MODERNISM IN FOCUS AT VANDERBILT
NASHVILLE, Tenn. – AMERICAN MODERNISM AT MID-CENTURY: THE WORK OF MORRIS DAVIDSON is the first comprehensive survey of a littleknown yet important twentieth century American artist, presenting new research into the significance of his life’s work and using it as a lens to view many iterations of abstraction practiced from the 1930s through the 1970s. The fourth in an annual collaboration with the Department of History of Art and the Vanderbilt University Fine Arts Gallery, this exhibition has been curated by Vanderbilt students who were enrolled in a related class taught by Kevin D. Murphy, Andrew W. Mellon Chair in the Humanities and Chair of the Department of History of Art. The exhibition will be on view from April 28, 2017 through September 17, 2017. The Fine Arts Gallery is located in Cohen Memorial Hall, 1220 21st Avenue South, on the western edge of the Peabody College campus. Gallery hours from April 28 to August 22 are Tuesday through Friday 12-4 pm, Saturdays 1-5 pm, closed Sundays and Mondays. From August 23 through September 17 hours are Monday through Friday 11 am to 4 pm, Weekends 1-5 pm. Admission is free and open to the public.
Morris Davidson (1898–1979) was an abstract painter, teacher, and writer with expansive interests that covered a wide range of approaches, and indeed a tenacious commitment to, abstract painting. On the tension between making money through portraiture and the pursuit of more “serious” painting, the artist wrote in the 1930s, “I had to get back to Cubistic and semi-abstract works, but when my bell rang I could quickly put such painting in the extra room so that a portrait possibility would not be frightened off by the strange images of my experimental painting.” Seeking a resolution to this tension in later years, Davidson turned to teaching and writing for regular income. The freedom this allowed for his experiments in abstraction, creating works with greater attention to form, line, and color than subject, shows increasingly in his paintings of the following decades.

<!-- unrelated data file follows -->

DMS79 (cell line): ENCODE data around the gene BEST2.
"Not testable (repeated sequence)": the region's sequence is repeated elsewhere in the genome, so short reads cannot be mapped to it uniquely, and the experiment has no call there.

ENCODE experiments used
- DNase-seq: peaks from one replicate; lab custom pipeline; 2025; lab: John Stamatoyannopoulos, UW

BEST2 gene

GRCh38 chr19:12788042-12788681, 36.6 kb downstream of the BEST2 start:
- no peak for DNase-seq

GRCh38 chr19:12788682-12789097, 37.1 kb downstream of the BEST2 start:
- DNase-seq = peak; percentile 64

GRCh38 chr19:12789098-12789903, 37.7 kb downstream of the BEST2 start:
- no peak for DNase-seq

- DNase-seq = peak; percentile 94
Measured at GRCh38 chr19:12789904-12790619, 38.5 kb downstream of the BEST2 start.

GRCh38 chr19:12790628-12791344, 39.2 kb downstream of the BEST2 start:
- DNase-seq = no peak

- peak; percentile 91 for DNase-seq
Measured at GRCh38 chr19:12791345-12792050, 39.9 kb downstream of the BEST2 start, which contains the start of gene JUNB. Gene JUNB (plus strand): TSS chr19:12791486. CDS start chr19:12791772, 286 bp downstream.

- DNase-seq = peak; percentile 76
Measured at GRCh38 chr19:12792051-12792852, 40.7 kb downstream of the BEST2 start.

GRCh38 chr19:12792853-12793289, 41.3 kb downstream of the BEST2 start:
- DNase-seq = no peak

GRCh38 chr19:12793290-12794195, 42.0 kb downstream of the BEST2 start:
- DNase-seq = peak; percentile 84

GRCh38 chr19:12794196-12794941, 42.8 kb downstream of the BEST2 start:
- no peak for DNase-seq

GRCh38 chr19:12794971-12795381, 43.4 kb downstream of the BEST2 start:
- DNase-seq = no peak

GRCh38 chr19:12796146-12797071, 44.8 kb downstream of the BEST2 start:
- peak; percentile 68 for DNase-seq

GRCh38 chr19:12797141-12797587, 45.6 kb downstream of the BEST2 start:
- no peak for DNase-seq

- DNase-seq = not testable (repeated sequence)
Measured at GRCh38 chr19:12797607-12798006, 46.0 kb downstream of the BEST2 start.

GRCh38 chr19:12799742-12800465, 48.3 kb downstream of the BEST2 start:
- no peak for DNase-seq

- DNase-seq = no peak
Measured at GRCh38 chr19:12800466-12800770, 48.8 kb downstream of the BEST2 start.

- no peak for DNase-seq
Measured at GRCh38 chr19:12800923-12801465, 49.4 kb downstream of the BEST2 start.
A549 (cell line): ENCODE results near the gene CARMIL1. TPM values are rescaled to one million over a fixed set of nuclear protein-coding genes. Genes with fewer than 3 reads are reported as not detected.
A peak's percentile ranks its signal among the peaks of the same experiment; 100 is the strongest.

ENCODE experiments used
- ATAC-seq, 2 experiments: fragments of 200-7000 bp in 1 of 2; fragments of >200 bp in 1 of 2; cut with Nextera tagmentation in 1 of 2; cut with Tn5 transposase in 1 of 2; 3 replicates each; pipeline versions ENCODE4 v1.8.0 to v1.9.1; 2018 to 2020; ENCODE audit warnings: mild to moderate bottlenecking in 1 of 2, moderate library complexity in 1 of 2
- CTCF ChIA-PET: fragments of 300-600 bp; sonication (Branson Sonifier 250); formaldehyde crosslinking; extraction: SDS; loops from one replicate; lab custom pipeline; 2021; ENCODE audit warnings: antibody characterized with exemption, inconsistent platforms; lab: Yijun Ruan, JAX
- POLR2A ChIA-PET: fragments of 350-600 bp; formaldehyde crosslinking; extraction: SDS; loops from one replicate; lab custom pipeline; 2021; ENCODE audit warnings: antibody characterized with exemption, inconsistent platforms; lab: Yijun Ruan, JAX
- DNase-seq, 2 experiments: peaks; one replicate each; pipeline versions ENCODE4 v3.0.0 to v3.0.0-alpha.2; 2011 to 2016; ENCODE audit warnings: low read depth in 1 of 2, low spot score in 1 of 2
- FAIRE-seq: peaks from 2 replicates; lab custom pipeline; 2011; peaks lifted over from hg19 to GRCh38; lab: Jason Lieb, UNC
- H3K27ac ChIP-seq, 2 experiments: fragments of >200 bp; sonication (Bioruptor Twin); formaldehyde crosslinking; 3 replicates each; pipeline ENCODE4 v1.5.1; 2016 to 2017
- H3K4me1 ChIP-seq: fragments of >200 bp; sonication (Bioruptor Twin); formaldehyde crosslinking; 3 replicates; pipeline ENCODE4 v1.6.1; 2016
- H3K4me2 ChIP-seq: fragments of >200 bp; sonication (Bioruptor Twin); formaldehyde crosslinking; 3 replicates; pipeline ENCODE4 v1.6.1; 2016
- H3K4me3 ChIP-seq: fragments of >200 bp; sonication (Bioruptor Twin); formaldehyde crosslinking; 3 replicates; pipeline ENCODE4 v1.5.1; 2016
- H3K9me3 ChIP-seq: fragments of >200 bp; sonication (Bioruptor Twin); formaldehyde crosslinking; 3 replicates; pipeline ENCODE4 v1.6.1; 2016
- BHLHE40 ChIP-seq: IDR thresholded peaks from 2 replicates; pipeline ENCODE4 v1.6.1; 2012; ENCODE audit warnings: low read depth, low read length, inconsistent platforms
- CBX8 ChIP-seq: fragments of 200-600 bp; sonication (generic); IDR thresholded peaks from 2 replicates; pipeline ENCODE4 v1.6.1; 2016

Always rooted in New York City, Davidson worked in a number of the hubs for artists of his era, from Asheville, North Carolina, to Rockport, Massachusetts on Cape Ann, and eventually to Provincetown, Massachusetts, a prominent Cape Cod art colony that attracted many noteworthy modernist painters. Davidson held leading roles in prominent arts organizations including the Federation of Modern Painters and Sculptors and the American Artists’ Congress. He was socially and artistically well-connected and exhibited his work widely. By 1960, the artist had had twenty one-man shows in New York City, Philadelphia, Baltimore, San Diego, and Los Angeles, in addition to group exhibitions including the first Whitney Biennial in 1933.
Research for this exhibition and its companion catalogue demonstrate that many of the paintings included were first exhibited at these shows during the artist’s lifetime. Student research on the paintings and catalogue essays by noted art historians, Margaret Laster and Melissa Renn, bring Davidson’s paintings and importance to the art circles of mid-century into today’s light. As Kevin D. Murphy states in the catalogue introduction, “That moment—from the interwar period through the 1960s—when Morris Davidson addressed the challenge of abstraction amid the appearance of many permutations of it in New York and Provincetown, is the focus of this [project].” The exhibition and catalogue together aim to construct a larger understanding of the many expressions of abstract painting in the United States at mid-century while expanding appreciation for this hitherto largely unrecognized artist.
The exhibition includes:
- Twenty-three paintings by Morris Davidson
- A wide range of approaches to abstraction, from objective and cubist to non-objective and expressionist
- A catalogue of the same title available for purchase
AMERICAN MODERNISM AT MID-CENTURY: THE WORK OF MORRIS DAVIDSON is the fourth in a partnership between the Department of History of Art and the Fine Arts Gallery resulting in a student-curated exhibition. This year, Professor Kevin D. Murphy, Andrew W. Mellon Chair in the Humanities and Chair of the Department of History of Art, taught Exhibiting Historical Art — 20th Century Abstraction. The exhibition is curated by Aiden Layer ‘19, Nancy Lin ’18, Ryan Logie ’17, Cecilia March ’18, Kittredge Shamamian ’17, Elliot Taillon ’17, and Nina Vaswani ’17.
Support has been provided by the vice provost for academic and strategic affairs, the College of Arts and Science, the Department of History of Art, the Andrew W. Mellon Chair in the Humanities, the Ewers Gift for Fine Art, and the Rosenfeld/Davidson Family Collection.
For more information on visiting the gallery, see Vanderbilt.edu/gallery.